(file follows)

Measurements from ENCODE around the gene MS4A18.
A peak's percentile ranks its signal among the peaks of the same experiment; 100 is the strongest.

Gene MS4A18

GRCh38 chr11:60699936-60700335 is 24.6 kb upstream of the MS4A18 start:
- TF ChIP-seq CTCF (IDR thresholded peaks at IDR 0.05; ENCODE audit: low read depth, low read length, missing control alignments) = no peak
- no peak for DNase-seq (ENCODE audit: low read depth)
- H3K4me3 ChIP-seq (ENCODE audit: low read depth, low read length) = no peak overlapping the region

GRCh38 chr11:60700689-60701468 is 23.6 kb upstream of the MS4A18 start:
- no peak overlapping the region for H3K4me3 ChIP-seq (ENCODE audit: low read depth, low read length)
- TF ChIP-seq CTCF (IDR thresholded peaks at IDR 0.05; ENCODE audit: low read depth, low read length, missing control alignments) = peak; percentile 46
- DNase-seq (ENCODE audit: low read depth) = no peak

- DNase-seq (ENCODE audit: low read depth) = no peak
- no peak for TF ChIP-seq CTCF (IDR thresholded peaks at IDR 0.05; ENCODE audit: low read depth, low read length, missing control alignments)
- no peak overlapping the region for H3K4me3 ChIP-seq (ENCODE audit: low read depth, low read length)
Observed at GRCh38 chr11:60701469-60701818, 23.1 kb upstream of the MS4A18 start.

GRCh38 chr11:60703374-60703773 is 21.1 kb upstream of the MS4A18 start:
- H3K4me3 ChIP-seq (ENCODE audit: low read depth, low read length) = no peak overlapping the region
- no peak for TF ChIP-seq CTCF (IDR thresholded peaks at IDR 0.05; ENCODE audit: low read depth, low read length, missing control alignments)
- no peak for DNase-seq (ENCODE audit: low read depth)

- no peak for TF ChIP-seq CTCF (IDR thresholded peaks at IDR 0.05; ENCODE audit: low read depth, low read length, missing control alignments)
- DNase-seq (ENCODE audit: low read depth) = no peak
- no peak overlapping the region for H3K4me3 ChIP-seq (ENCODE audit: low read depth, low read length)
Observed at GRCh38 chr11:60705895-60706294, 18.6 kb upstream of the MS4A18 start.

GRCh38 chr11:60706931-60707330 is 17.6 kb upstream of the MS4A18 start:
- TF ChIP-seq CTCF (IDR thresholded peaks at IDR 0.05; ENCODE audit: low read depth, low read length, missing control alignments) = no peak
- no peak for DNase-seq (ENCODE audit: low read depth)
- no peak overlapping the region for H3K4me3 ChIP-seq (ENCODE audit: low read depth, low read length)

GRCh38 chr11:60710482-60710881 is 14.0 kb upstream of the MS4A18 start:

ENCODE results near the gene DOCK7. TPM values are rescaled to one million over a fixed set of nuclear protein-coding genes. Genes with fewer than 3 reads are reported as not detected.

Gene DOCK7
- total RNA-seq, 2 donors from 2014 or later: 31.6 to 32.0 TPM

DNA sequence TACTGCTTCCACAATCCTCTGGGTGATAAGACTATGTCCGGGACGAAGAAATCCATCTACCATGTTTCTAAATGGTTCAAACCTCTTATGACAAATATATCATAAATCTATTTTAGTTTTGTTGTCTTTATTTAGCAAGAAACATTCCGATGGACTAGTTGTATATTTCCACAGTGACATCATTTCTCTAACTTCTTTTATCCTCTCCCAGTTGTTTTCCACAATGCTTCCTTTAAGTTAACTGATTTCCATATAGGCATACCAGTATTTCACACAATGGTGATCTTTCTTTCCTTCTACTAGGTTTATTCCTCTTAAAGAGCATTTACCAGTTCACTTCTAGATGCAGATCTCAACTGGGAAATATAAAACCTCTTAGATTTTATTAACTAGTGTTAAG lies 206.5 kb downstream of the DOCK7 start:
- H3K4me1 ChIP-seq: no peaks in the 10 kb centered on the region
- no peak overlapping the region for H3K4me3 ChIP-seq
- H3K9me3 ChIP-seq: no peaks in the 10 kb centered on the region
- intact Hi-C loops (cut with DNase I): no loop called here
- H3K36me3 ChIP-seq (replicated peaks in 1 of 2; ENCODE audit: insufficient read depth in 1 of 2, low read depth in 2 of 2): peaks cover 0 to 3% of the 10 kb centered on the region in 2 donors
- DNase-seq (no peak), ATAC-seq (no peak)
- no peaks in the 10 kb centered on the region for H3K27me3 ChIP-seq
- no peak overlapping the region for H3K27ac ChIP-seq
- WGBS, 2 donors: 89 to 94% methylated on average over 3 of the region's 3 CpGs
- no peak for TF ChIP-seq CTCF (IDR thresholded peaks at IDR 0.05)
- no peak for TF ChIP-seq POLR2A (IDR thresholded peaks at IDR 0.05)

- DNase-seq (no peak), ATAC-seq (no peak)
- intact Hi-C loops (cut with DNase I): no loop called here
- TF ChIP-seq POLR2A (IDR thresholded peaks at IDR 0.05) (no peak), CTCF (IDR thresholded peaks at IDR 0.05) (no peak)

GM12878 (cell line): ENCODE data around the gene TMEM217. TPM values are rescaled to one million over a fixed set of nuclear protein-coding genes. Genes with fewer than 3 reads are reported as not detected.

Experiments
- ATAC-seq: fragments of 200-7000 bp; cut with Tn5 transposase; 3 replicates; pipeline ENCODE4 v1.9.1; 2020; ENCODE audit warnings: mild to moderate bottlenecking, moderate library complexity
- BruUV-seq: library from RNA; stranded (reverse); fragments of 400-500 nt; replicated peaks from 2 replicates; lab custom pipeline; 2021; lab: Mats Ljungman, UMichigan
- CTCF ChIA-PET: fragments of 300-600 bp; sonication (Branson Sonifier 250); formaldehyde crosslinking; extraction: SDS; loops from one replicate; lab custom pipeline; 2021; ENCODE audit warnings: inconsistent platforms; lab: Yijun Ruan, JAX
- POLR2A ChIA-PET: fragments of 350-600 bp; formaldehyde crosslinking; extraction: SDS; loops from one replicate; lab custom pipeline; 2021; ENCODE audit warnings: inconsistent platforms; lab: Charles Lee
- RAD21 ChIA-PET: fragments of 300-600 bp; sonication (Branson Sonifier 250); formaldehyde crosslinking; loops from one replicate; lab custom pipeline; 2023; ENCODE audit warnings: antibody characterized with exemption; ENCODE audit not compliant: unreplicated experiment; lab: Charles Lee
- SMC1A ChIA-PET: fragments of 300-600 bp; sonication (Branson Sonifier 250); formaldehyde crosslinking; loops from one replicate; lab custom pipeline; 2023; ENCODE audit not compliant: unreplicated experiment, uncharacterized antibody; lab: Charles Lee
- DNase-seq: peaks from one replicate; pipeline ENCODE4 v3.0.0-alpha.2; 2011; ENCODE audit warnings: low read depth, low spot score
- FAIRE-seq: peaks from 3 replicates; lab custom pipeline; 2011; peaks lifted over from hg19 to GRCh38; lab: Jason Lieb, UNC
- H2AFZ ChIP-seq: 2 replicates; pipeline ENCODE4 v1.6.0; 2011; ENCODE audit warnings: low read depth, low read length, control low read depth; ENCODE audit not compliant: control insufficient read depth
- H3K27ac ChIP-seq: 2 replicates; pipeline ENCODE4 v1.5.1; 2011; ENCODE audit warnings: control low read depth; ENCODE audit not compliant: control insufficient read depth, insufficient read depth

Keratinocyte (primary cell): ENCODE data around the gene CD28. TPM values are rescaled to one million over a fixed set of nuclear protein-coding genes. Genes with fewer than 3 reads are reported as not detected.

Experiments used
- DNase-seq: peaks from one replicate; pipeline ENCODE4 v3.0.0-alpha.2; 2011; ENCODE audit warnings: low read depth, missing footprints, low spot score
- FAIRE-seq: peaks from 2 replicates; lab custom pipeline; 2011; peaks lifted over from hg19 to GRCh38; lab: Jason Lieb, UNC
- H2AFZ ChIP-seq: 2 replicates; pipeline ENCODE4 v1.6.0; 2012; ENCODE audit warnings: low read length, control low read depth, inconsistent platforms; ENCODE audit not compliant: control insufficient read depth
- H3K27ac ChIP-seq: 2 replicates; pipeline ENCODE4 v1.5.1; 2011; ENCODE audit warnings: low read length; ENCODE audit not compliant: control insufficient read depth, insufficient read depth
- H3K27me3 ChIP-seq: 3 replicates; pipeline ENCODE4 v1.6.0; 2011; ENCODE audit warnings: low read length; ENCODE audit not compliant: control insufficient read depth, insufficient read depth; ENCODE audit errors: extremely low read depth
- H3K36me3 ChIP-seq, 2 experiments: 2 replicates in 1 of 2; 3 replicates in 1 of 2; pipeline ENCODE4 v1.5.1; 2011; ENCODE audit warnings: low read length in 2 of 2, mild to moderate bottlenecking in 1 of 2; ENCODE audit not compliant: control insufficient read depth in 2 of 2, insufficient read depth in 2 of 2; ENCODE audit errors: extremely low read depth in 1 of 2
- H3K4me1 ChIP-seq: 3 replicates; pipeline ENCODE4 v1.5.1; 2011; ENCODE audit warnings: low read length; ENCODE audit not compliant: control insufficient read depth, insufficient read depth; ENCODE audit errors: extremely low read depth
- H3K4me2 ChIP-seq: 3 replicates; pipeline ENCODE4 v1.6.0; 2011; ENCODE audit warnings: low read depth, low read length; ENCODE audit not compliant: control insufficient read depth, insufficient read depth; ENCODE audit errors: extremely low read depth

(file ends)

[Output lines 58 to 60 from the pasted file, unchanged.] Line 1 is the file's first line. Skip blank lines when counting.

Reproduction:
- H3K27ac ChIP-seq: 2 replicates; pipeline ENCODE4 v1.5.1; 2011; ENCODE audit warnings: control low read depth; ENCODE audit not compliant: control insufficient read depth, insufficient read depth

Keratinocyte (primary cell): ENCODE data around the gene CD28. TPM values are rescaled to one million over a fixed set of nuclear protein-coding genes. Genes with fewer than 3 reads are reported as not detected.

Experiments used